Cactus League Game 13, Dodgers at Mariners

marc w · March 15, 2015 at 12:00 pm · Filed Under Mariners 

Roenis Elias vs. Clayton Kershaw, 1:05pm, Root TV, 710 radio

While Taijuan Walker wasn’t all that sharp yesterday, he managed to put up more zeroes. Roenis Elias may be competing for a bullpen spot at this point, given McClendon’s preference to have multiple lefties in the pen. With Elias’ durability and decent results against righties, he could function as the long reliever as well. Of course, the M’s may want him working regularly in AAA, a level he’s still never played in.

Today, he’ll face something pretty close to the Dodgers opening day line-up, and he’ll be opposed by the Dodgers opening day pitcher, Clayton Kershaw. The Cy Young/MVP winner is a fascinating pitcher. He came up as almost a two-pitch guy, with a big fastball and a curve. He was wild, but had great raw stuff, and that was enough for a while. Over time, he added a change and slider, but his run of dominance started when he essentially started throwing the fastball and slider to both lefties and righties. The curve is a good change of pace, but Kershaw’s greatly improved command allows him to use location to attack opposite-handed hitters and not worry too much about the pitch type. Last year, he threw lefties 28% sliders. To righties, it was 29%. Curve ball? 13% and 15%, respectively. There’s essentially no difference in pitch mix, but he’s able to put all of his pitches in tough spots to hit. He moves his fastball all over the strikezone; he’ll get whiffs above the zone, and he’ll also throw them down and in to righties to get weak contact. The most interesting evolution for Kershaw has been his development into a ground ball pitcher. He almost never throws a sinker, and his four-seam has tons of vertical rise, but more than half of all balls in play on it have been ground balls. As I’ve talked about, pretty much the only other pitcher whose FB works this way is James Paxton, the guy who consciously modeled himself on Kershaw. It’s still something I’d like to understand better – how does a rising FB, even when it’s thrown up in the zone, generate ground ball contact?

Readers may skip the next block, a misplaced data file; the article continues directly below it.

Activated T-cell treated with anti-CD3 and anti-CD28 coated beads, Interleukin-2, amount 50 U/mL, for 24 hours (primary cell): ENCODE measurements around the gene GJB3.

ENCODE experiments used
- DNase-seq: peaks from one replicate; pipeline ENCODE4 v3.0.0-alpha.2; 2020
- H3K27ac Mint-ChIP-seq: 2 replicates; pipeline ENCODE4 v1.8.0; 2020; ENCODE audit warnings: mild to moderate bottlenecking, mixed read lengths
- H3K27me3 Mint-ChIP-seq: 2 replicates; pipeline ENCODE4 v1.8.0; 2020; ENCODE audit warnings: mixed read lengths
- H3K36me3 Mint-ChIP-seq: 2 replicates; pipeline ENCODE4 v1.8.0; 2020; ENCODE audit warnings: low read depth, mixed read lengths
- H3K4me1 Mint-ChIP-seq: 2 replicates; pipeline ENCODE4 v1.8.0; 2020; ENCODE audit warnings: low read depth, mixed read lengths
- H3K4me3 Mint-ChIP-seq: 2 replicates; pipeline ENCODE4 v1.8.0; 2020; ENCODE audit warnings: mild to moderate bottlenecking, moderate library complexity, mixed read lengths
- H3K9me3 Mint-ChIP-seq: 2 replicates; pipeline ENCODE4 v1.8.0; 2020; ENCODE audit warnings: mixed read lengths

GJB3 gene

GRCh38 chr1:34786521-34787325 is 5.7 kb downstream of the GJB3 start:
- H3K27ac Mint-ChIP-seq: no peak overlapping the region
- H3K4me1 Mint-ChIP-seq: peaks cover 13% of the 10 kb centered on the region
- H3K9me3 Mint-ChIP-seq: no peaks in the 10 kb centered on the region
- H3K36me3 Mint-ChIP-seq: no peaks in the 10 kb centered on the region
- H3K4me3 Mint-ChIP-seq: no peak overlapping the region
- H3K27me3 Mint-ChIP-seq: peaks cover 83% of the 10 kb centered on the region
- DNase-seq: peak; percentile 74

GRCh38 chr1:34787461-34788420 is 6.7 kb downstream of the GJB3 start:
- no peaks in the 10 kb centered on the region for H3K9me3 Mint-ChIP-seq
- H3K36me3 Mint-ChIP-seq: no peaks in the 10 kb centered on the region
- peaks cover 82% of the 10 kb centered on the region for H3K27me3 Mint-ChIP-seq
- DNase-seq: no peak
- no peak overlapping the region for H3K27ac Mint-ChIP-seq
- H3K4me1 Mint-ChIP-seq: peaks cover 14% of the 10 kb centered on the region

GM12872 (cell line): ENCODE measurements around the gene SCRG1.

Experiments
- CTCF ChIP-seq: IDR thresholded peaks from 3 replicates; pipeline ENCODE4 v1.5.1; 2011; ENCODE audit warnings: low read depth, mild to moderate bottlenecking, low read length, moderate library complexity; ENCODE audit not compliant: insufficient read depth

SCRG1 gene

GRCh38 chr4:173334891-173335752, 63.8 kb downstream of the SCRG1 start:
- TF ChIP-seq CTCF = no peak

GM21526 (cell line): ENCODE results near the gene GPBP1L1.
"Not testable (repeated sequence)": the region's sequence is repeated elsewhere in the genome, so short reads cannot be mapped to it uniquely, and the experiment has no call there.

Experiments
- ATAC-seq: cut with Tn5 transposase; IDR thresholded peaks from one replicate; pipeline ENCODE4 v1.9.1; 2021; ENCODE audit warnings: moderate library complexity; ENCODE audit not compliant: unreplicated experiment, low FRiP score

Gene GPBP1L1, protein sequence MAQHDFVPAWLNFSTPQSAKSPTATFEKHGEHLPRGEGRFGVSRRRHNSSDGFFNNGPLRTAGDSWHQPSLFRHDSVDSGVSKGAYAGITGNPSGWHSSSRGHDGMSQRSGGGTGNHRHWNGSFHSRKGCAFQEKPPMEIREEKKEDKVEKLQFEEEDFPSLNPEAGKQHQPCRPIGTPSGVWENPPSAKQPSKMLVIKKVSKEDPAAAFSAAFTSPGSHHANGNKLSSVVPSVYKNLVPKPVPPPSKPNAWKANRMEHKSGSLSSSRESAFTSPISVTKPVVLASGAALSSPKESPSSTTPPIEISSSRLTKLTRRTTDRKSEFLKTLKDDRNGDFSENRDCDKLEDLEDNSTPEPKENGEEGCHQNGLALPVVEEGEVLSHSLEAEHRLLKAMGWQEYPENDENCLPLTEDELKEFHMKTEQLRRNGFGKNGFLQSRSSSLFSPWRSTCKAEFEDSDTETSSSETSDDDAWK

Good luck, M’s:

1: Jackson, CF
2: Ruggiano, LF
3: Cano, 2B
4: Cruz, RF
5: Weeks, DH
6: Morrison, 1B
7: Zunino, C
8: Peterson, 3B
9: Marte, SS
SP: Elias

Danny Hultzen was among the first cuts today, as 11 players were shipped to minor league camp. Not a surprise, frankly, though his progress is still very encouraging. Apparently, the M’s will start his season in a warm-weather climate, so don’t look for him in Tacoma to start. If everything goes well, we could see him in the PCL at some point.


3 Responses to “Cactus League Game 13, Dodgers at Mariners”

  1. wabbles on March 15th, 2015 5:39 pm

    Well, if you are hopelessly behind on a high fastball, would that cause you to beat it into the ground?

  2. marc w on March 15th, 2015 10:29 pm

    That’s actually a really good question. For myself, no, it’d make me swing under it, and if I hit it, I’d pop it back to the pitcher. We’ve known that batters have a lower BABIP against high velocity, but again, I assumed that was due to pop ups. We should look into how GB% changes w/velo. My guess is there’s nothing there, but that’s just a guess.

  3. 11records on March 15th, 2015 10:55 pm

    I think they probably saw Hultzen throwing 95 to Tulo and said, “what the hell are we doing?”

    In Hultzen’s first innings back in a competitive situation he should not be that amped up, and should probably be building up to that velo, not jamming it out in March. Because it’s about what he’s throwing NEXT April that counts. (Or this September?)

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